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Top 10 Creepiest Moments from the Halloween Franchise

VO: Rebecca Brayton WRITTEN BY: Nathan Sharp

This series has given us some of the creepiest scenes ever put to film. For this list, we’ll be looking at the absolute scariest scenes from the “Halloween” franchise and ranking them based on a combination of personal preference and legacy. Join WatchMojo as we count down our picks for the Top 10 Creepiest Moments from the Halloween Franchise

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This script was written by Nathan Sharp

Top 10 Creepiest Moments from the Halloween Franchise


This series has given us some of the creepiest scenes ever put to film. Welcome to WatchMojo.com, and today we’re counting down our picks for the Top 10 Creepiest Moments from the Halloween Franchise.


For this list, we’ll be looking at the absolute scariest scenes from the “Halloween” franchise and ranking them based on a combination of personal preference and legacy.



#10: Stalking Marion



“Halloween H20: 20 Years Later” (1998)



Despite the rather goofy name, “Halloween H20” was a decent entry in the “Halloween” franchise and a welcome return to form, especially after the dreadful “Curse of Michael Myers.” The opening scene, which features Michael stalking and eventually killing Marion, was easily one of the movie’s high points, and it proved that the series was back in capable hands. It featured the classic “Halloween” staples, like slowly building tension and creepy shots of Michael randomly appearing in the background. It also contained one of the most memorable shots of the entire franchise – a quick glimpse of Joseph Gordon-Levitt with an ice skate buried in his face. Now that’s just good slasher movie entertainment.





#9: The Devil’s Eyes


“Halloween” (1978)



This scene proves that you don’t need shrieking violins, sudden loud noises, or buckets of blood to craft a creepy scene. Sometimes all you need are poetic words and a fantastic actor to sell them. Due to Michael’s boogeyman nature, we don’t get to learn a whole lot about him as a person, but this speech does a fantastic job of both filling in the blanks and selling his pure evil to the audience. The speech’s content is harrowing and unsettling, and Donald Pleasence sells every last word of it with his vigilant yet anxious performance. It remains one of the series’ most famous scenes, despite there being no conventional frights to speak of.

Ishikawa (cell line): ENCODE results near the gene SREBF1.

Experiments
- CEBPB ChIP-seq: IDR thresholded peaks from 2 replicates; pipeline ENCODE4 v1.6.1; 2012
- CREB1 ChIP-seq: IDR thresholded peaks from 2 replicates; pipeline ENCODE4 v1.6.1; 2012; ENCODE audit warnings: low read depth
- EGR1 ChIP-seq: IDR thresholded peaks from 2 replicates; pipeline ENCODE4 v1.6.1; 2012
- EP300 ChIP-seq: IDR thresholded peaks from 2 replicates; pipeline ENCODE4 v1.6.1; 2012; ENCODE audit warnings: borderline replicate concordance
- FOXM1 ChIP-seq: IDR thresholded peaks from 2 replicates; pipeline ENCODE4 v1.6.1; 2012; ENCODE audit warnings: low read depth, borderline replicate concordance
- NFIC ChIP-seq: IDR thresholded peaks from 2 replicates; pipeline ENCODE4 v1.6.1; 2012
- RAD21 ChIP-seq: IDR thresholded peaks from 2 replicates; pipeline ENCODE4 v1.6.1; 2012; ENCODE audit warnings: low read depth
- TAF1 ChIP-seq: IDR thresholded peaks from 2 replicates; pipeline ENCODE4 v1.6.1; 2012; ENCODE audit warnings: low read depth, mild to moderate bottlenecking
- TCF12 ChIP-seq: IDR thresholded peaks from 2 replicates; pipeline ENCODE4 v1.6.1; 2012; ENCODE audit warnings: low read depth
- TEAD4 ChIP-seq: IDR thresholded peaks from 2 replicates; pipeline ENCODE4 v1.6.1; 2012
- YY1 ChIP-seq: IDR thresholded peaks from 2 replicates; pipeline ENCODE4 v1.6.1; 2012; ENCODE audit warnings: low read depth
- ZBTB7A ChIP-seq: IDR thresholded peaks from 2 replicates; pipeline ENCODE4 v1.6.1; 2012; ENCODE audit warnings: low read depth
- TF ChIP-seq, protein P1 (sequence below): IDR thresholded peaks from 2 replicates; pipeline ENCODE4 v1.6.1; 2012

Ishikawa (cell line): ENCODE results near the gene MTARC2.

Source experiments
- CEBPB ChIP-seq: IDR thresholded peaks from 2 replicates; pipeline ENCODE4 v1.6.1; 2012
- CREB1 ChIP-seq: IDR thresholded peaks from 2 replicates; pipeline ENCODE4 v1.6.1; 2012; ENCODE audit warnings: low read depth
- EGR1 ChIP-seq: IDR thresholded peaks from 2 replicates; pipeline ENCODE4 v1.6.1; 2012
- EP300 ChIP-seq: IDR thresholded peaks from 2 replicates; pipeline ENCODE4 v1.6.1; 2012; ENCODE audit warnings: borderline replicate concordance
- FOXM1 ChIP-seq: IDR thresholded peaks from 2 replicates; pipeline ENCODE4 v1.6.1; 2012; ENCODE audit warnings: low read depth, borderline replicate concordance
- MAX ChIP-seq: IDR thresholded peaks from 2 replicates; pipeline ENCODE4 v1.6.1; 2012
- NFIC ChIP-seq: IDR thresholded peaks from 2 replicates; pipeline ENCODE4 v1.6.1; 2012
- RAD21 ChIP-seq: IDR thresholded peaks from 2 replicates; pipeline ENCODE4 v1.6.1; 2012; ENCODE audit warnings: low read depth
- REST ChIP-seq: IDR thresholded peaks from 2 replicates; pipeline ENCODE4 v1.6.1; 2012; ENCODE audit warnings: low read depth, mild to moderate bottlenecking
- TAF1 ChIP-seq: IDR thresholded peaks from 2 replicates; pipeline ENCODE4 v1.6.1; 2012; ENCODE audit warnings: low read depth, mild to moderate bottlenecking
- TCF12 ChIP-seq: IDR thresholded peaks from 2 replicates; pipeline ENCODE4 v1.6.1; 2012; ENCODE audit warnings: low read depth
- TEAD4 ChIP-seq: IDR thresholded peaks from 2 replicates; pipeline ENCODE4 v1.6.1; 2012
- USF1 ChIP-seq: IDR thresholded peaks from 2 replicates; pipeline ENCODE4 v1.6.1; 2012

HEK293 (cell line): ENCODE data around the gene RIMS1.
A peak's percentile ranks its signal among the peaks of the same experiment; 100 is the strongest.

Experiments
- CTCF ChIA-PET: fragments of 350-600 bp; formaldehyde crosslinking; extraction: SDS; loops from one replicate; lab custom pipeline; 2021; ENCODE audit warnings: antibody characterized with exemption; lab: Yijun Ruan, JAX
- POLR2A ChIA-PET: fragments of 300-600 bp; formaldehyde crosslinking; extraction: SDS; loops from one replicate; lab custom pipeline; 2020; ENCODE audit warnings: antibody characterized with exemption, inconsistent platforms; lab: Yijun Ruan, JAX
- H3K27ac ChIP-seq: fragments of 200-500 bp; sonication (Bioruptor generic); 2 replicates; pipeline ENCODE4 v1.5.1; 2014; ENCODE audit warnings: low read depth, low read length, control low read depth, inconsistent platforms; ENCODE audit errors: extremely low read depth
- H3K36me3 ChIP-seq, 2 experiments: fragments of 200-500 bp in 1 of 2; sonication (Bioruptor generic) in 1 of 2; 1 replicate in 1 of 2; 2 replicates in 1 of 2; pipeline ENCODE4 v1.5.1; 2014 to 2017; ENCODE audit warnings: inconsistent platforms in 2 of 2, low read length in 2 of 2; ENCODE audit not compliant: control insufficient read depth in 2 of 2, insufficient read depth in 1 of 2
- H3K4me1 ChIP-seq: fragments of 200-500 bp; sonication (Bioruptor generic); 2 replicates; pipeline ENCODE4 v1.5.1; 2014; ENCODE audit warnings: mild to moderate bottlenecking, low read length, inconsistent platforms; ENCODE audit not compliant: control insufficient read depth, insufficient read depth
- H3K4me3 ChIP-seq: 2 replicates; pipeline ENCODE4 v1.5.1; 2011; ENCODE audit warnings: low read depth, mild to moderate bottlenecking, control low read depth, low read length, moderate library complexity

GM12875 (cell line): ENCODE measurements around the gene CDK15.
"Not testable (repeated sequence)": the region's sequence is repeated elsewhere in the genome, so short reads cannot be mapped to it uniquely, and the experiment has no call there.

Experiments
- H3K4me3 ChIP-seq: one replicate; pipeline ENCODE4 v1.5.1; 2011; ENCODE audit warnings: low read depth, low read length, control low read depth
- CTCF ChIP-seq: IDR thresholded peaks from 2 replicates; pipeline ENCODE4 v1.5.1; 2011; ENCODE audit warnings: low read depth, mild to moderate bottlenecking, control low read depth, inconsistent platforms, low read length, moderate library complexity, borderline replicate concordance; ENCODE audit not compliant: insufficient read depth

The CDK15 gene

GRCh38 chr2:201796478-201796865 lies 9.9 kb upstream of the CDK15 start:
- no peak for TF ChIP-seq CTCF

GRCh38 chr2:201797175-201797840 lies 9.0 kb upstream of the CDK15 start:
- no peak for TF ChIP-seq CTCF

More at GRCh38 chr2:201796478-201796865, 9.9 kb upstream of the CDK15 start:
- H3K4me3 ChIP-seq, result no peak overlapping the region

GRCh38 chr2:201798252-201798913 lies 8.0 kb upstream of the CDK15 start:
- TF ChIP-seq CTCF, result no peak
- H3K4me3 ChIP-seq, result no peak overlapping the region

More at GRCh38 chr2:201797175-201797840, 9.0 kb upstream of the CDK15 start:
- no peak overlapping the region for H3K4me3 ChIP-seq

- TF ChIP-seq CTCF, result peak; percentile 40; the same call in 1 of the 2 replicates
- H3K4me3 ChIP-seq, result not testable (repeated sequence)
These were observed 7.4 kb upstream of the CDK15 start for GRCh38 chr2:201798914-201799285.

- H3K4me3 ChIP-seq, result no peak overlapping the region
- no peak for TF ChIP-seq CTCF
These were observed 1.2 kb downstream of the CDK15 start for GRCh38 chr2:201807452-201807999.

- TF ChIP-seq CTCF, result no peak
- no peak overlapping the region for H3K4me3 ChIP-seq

#8: Michael’s Body Disappears


“Halloween” (1978)



Try as you might, you may find it difficult to name a more iconic horror movie ending. It confirms that Michael truly can’t be stopped, and may in fact be an immortal, supernatural boogeyman. It also leaves the audience on edge, wondering where and who he’ll pounce on next. Both Loomis and Laurie’s faces say it all – oh crap, now what? While the unstoppable slasher may be cliché today, it was groundbreaking in 1978. This movie arguably started the entire slasher genre and was one of the first to implement the invincible killer trope. It’s not only one of the creepiest, but arguably one of the most influential endings in movie history.





#7: The Nurse’s Death


“Halloween II” (2009)



“Halloween II” was heavily criticized for its brutal violence, and like it or not, it is on full display in this horrific scene, which sees Nurse Daniels (played by the oddly cast Octavia Spencer) being ferociously slaughtered by Michael. This scene forgoes the subtlety of John Carpenter and goes all-out Rob Zombie, including fast cuts, loud, brash music, and the nauseating sounds of slicing flesh, cracking bone, and squirting blood. This scene exemplifies Rob Zombie’s explosive, violent style. Regardless of your personal preferences, there’s no denying that it’s effective in its disgusting-ness.





#6: Ghost Michael


“Halloween” (1978)